The roll out of new ambulance response target times has begun across four of England’s ambulance trust services, and more will be moving to the new standards in October.
Trusts in the North West, Yorkshire, West Midlands and South West are delivering the new ARP which Health secretary Jeremy Hunt approved in July this year.
Under the new targets, ambulances will be expected to reach the most seriously ill patients in an average time of seven minutes (previously eight), and the clock will stop only when the most appropriate response arrives on screen, rather than the first.
The new targets apply to every single 999 patient, and could put an end to the “hidden waits” that some patients, including the frail and the elderly, are put through.
In the past, patients with severe issues waited as the vehicles sent to them were unable to transport them to A&E. Not only this, but half the calls received classed as ‘green’ were not covered by a national target, and patients had to wait up to six hours for care.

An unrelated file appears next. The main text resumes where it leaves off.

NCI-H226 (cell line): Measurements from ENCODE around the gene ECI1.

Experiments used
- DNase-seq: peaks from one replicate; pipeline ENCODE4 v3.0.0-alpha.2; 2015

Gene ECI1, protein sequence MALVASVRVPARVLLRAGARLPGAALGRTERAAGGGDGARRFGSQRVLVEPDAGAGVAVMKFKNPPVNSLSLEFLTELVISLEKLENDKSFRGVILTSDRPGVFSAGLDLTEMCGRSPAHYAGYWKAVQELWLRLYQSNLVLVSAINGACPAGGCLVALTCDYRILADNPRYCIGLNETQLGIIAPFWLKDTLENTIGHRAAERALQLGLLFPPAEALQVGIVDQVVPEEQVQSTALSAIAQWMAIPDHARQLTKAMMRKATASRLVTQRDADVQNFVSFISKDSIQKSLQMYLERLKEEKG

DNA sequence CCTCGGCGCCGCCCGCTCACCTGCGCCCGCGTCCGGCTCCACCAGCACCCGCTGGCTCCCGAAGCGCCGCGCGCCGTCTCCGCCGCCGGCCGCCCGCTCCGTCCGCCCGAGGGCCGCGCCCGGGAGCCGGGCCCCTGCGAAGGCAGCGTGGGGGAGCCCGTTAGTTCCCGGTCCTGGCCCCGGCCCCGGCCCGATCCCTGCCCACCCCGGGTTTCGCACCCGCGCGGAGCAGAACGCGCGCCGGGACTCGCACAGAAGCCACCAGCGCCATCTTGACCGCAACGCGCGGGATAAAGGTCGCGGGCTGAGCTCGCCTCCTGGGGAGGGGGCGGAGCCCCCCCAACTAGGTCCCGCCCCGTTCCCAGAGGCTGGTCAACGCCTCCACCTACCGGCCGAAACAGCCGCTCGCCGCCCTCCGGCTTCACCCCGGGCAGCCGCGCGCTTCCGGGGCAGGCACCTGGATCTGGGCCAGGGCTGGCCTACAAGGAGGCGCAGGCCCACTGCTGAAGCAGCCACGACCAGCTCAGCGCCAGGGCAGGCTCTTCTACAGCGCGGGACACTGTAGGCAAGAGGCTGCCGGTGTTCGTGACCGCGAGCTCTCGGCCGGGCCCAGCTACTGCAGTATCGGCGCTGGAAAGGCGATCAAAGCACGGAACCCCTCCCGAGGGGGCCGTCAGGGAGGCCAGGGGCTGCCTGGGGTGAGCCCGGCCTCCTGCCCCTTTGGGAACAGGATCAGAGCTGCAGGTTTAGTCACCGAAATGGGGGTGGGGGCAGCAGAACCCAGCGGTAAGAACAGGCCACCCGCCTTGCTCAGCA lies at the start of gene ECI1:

Chair of NHSCC’s National Ambulance Commissioners Network (NACN) Yvonne Rispin, said: “This change is an important step in enabling the ambulance service to provide patients with the best care possible, within an appropriate timeframe, while also making the most effective use of its resources in the face of rising demand.”
Due to the previous system, not only were the targets largely not being met across the country, a growing number of patients were being turned away from emergency departments due to a lack of capacity.
Trials revealed that the new system could bring faster treatment for patients, saving 250 lives a year, giving 750,000 calls a year an immediate response as well as drive improved care for stroke and heart attack patients.
Professor Jonathan Wenger, NHS England’s national clinical director for Urgent Care, said: “From now on, the bar will be set at 90 percent of calls to be reached in the target times, rather than 75 percent under the old system.”
NHS England have calculated that there will be up to 14,500 occasions each week in England where an additional ambulance is freed for response to the most serious of cases, which will ensure that those in the most need get to an emergency department quicker.